Adequate tissue oxygenation is essential to maintain normal physiologic functions. Fat tissue oxygenation is critically low in the obese surgical patient. It is likely that poor fat tissue oxygenation results in part from inadequate fluid replacement. We propose to determine if fat tissue oxygenation is comparable from lean to morbidly obese patients when fluid replacement is optimized.

Individuals scheduled for elective, open abdominal surgeries, vaginal hysterectomies or genital prolapse repair will be assigned to six groups according to BMI, from lean to morbidly obese categories. The primary aim will be to develop a statistical equation for predicting fluid requirements as a function of BMI. A maximum of 100 patients will be able to detect an R-squared of 10% or more with 90% power at the 0.05 significance level, and will enable adequate estimation of the relationship of interest.

Study Design

Study Type : Interventional  (Clinical Trial)
Actual Enrollment : 0 participants
Allocation: Non-Randomized
Intervention Model: Parallel Assignment
Masking: None (Open Label)
Primary Purpose: Prevention
Official Title: Intraoperative Goal-directed Fluid Management in Lean and Obese Patients
Study Start Date : June 2007
Primary Completion Date : February 2010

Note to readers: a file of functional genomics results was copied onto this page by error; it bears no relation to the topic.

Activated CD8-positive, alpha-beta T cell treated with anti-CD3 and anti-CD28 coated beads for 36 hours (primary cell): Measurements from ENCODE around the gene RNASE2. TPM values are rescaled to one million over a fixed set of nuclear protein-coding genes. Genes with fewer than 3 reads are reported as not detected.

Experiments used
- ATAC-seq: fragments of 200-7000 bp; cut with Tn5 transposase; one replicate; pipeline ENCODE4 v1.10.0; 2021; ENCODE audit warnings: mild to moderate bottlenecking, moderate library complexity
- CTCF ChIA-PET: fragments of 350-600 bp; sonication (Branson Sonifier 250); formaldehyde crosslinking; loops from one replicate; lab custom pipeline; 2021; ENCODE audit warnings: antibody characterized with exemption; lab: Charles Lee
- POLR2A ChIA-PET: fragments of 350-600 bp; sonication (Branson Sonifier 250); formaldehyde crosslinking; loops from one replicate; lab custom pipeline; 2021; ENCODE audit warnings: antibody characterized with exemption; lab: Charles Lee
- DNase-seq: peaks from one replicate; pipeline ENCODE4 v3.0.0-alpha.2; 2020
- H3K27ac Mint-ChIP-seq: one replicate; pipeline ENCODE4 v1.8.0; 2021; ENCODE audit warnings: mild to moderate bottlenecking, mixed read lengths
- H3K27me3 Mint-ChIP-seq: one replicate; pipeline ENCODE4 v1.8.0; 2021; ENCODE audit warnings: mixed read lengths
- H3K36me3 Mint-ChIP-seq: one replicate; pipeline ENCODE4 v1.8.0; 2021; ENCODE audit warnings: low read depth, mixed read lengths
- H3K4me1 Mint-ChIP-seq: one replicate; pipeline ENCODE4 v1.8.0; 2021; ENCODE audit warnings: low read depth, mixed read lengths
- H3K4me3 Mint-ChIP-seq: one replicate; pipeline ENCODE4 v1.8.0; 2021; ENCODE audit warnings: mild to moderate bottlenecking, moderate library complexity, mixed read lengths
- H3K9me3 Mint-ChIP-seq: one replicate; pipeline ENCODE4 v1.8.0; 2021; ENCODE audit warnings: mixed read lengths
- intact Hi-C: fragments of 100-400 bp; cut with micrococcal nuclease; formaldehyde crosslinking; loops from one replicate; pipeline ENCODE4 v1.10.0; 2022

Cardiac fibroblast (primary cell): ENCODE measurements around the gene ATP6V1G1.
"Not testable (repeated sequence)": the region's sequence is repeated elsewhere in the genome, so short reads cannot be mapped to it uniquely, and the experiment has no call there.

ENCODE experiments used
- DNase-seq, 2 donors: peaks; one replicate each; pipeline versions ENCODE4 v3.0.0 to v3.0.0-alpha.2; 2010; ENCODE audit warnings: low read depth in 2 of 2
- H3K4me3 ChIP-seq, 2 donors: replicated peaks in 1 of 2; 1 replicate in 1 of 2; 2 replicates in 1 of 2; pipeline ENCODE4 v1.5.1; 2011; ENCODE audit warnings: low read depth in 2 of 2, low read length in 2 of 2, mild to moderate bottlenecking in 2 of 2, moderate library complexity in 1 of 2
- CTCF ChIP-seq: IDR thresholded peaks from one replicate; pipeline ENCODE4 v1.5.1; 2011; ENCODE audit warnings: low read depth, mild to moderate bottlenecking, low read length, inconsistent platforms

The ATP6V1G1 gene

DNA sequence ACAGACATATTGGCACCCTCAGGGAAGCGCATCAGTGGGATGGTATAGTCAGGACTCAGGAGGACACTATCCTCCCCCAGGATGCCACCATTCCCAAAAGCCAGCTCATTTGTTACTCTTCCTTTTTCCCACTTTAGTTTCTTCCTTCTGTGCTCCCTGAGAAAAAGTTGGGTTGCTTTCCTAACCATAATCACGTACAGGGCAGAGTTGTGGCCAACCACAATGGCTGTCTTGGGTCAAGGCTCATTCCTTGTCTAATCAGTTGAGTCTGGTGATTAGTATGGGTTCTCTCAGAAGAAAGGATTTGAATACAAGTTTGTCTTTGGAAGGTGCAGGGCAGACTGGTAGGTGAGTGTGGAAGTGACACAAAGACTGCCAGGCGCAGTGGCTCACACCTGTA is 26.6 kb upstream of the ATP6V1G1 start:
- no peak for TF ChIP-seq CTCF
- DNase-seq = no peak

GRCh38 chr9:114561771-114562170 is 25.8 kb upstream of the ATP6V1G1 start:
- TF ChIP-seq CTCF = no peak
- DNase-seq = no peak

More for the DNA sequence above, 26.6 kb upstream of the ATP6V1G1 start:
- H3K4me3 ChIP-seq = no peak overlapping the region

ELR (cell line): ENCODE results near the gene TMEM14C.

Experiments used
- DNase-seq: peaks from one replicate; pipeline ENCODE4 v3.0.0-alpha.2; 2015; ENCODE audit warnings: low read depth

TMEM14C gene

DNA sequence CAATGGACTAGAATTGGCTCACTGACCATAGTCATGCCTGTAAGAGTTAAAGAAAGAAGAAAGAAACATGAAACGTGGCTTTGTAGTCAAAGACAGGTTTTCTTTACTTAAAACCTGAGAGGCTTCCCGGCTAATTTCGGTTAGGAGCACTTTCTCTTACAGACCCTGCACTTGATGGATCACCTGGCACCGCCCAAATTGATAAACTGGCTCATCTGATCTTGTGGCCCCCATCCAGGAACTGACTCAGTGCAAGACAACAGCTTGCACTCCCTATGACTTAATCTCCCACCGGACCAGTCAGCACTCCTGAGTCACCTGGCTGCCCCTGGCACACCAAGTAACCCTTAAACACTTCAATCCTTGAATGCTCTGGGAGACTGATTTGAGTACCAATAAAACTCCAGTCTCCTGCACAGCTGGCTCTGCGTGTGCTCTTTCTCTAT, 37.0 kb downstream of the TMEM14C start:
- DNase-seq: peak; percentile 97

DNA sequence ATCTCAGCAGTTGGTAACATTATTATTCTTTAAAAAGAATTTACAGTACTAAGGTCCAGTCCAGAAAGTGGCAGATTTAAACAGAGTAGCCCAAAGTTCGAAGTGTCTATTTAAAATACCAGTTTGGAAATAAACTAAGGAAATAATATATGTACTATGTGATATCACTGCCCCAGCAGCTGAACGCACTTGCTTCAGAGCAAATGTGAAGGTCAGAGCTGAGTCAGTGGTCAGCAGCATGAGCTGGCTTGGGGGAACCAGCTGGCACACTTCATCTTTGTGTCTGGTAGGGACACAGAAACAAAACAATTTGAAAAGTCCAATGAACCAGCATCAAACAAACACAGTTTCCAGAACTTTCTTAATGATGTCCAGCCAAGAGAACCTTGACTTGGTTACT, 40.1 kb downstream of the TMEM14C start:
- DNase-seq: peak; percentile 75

Study Completion Date : February 2010

Resource links provided by the National Library of Medicine

MedlinePlus related topics: Hysterectomy
U.S. FDA Resources

Arms and Interventions

Intervention Details:
    Procedure: Esophageal probe
    Near-infrared spectroscopy (NIRS) sensor, polarographic-type tissue oxygen sensor (Licox®, esophageal probe

Outcome Measures

Primary Outcome Measures :
  1. To develop a statistical equation based on the BMI (Body Mass Index) that predicts fluid requirements in individuals scheduled for elective, open abdominal surgeries, vaginal hysterectomies or genital prolapse repair . [ Time Frame: July, 2009 ]

Secondary Outcome Measures :
  1. To identify whether tissue oxygenation is similar in lean, overweight, obese and morbidly obese patients when perioperative fluid management is optimized. [ Time Frame: July, 2008 ]